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Needed, a holistic development of habitat

Last Updated : 08 April 2015, 16:20 IST
Last Updated : 08 April 2015, 16:20 IST
Last Updated : 08 April 2015, 16:20 IST
Last Updated : 08 April 2015, 16:20 IST

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At a time when the ruling dispensation is focusing on economic development by bringing changes in the law, rules and regulations, the environmental issues se­em to have been put on the backburner.

Ironically, this economic development com­es at the cost of the env­­iron-­ment, prompting the query – do environmental regulations in India need reform?
“The problem is not regulations but the compliance of the law and the regulations,” Anant Sudarshan, India director, Energy Policy Institute at Chicago University, said.

“Considering the rising level of air pollution, one might think that the regulations are light. But it isn’t the case as problem lies in the compliance of these regulations.”

Sudarshan, was one of the panelists of the recently held ‘Green Signal or Red Light’ debate on the book ‘Green Signals - Ecology, growth and democracy in India’ written by former environment minister Jairam Ramesh.

“In 1991 we needed economic regulations. Similarly, we need environmental regulation at this hour. We do have a structural reform but we aren’t getting any closer to it. Importantly, what does effective environmental regulation look like where compliance is very poor”, questioned Sudarshan. 

However, Shyam Divan, senior advocate, Supreme Court, taking the discussion to the ground level felt that as a nation we had failed to have a single environment related institute that could envision the challenges at the country and global level.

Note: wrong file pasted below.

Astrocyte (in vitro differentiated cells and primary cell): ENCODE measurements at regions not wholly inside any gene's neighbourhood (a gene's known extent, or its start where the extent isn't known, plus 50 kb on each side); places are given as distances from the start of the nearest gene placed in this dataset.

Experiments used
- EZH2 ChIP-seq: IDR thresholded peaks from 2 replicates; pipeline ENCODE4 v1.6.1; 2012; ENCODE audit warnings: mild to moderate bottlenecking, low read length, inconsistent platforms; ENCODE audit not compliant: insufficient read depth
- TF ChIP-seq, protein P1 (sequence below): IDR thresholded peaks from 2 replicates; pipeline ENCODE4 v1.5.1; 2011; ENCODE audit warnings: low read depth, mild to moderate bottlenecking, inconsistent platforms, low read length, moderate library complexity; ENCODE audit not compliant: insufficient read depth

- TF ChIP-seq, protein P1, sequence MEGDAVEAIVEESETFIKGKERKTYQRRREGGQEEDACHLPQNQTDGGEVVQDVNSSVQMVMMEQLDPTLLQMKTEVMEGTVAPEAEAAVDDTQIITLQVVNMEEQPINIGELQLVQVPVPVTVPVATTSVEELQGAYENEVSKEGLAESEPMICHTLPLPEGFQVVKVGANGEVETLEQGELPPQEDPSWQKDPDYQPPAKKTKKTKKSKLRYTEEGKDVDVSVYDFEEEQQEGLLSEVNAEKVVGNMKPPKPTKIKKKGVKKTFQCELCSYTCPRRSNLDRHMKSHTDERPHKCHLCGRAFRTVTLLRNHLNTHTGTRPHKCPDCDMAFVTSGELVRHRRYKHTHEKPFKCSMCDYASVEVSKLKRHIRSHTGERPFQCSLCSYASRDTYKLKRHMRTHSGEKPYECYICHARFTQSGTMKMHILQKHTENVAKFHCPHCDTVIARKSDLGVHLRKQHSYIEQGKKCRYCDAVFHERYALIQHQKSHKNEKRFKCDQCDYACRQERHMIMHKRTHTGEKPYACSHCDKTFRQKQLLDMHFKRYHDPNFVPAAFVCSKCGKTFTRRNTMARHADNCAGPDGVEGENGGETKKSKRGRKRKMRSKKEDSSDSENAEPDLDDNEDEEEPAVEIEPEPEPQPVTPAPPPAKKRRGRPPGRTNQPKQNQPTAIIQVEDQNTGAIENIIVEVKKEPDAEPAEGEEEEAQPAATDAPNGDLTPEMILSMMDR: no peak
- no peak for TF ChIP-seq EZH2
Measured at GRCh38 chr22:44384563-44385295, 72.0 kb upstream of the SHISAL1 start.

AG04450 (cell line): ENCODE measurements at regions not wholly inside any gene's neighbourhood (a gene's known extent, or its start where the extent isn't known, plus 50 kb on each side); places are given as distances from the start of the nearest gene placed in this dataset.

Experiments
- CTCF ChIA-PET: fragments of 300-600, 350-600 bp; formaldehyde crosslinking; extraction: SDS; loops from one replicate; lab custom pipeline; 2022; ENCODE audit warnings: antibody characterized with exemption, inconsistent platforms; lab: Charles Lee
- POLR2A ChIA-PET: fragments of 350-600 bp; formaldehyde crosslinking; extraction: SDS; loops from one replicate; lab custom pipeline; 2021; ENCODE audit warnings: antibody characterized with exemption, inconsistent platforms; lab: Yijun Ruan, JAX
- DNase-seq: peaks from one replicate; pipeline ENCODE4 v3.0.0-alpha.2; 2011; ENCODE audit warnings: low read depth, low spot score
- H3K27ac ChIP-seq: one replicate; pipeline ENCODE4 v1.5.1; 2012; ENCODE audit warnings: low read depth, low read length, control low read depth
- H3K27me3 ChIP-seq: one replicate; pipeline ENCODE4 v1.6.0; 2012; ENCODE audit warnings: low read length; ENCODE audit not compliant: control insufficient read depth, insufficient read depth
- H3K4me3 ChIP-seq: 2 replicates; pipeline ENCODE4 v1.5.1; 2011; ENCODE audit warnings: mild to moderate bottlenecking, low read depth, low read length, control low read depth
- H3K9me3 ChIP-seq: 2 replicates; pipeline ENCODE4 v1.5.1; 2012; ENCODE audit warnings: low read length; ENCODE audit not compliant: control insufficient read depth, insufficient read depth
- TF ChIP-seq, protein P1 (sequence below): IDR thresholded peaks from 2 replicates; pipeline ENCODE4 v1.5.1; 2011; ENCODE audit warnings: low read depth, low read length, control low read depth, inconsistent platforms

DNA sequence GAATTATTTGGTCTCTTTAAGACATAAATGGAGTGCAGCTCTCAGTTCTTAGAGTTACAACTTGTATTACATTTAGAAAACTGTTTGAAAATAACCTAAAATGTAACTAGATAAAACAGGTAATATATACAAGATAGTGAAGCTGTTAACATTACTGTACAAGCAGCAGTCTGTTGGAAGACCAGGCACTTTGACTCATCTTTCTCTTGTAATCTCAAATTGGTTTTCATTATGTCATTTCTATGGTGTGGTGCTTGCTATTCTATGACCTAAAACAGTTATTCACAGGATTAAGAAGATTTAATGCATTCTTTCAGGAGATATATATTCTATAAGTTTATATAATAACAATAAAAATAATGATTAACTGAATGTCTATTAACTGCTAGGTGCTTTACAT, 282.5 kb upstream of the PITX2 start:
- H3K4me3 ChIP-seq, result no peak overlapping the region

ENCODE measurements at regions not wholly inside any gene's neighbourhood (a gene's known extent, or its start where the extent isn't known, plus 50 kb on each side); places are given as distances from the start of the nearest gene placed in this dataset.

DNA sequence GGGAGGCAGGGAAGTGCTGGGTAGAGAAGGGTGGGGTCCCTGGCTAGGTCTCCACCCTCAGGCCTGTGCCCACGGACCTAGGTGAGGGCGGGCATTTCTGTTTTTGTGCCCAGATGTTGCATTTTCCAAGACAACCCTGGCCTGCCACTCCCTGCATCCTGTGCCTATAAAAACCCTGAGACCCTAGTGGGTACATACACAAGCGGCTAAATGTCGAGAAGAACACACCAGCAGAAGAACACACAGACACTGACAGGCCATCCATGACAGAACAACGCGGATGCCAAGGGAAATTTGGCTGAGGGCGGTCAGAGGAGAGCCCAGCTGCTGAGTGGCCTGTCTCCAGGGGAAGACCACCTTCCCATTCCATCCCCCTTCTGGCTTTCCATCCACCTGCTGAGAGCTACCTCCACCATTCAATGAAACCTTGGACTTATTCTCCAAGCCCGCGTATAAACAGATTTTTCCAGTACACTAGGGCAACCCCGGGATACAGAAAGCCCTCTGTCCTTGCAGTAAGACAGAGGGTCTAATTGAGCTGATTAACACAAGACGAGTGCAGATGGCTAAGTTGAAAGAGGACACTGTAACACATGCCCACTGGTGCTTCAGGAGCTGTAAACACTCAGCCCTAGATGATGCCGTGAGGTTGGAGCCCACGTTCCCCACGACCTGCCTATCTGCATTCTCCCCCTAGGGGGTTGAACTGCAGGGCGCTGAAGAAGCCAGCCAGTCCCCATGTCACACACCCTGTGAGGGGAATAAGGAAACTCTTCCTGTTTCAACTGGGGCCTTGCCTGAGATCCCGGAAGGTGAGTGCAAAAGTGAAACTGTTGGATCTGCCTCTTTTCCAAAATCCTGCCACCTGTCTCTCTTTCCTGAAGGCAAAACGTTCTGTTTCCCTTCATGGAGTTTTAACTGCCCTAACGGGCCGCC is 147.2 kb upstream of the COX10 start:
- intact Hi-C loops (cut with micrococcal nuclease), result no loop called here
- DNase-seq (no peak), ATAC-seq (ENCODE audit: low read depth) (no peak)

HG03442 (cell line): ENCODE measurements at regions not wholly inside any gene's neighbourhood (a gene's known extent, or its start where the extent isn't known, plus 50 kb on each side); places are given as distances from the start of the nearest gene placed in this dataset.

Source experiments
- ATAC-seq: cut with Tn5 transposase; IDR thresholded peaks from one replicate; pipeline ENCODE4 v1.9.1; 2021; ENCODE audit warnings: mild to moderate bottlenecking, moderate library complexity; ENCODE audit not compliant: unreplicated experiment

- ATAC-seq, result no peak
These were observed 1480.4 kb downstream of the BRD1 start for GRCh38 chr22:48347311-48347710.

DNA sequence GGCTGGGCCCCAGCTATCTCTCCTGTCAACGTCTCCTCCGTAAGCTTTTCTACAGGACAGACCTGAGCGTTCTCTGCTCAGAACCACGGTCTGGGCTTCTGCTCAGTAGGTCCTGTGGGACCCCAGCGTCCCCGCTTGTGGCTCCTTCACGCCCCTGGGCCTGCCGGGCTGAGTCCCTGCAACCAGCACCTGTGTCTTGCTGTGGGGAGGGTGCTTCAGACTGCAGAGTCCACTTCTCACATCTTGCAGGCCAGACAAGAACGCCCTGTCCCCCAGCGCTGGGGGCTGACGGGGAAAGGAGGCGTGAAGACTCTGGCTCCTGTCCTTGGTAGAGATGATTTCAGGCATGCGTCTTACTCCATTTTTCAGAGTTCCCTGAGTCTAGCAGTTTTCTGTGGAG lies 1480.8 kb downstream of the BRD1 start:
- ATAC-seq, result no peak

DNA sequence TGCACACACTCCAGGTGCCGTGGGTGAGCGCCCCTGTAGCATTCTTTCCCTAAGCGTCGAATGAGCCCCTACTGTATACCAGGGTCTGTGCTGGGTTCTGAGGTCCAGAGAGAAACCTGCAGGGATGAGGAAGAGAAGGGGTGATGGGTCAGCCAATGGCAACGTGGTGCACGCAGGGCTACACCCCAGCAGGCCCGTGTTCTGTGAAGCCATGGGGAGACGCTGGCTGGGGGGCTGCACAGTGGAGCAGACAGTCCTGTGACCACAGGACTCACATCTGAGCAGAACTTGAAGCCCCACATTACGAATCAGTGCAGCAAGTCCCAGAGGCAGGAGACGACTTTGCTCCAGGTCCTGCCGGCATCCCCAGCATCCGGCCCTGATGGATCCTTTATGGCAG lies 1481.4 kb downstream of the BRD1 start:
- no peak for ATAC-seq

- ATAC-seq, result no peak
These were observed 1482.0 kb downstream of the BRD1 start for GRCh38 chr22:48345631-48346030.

“We have pollution control board which has been dysfunctional for years. They exist but they don’t contribute to anything,” said Divan, hinting at the need for a regulatory body, just like Chief Election Commissioner, Comptroller Auditor General or Supreme Court, for environmental issues.

“We need an environmental protector at constitution level which can envision what the country needs on the environmental front,” said Divan.

Jairam Ramesh, on the other hand, clarified that the country is wrestling with the issue of ‘development economy’ which is about rapid, inclusive and sustainable growth. “There is no team of economist versus environmentalist. Therefore, environment regulations and reforms will be a big debate which will gather momentum in the coming time,” said Ramesh.

On the other hand Tejpreet Singh Chopra, president and CEO, Bharat Light and Power emphasised that the situation will get worse in future. “By 2020, India will have a population of 1.75 billion with three-fold rise in the middle class section, which means the consumption of energy will increase. Now, one can estimate that impact on env­-
ironment. Politicians will have to make a difficult choice. But we want  the development of industries, ensuring compliance to drive the change. But who is going to pay for all these changes, is the important question?” said Chopra.

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Published 08 April 2015, 16:20 IST

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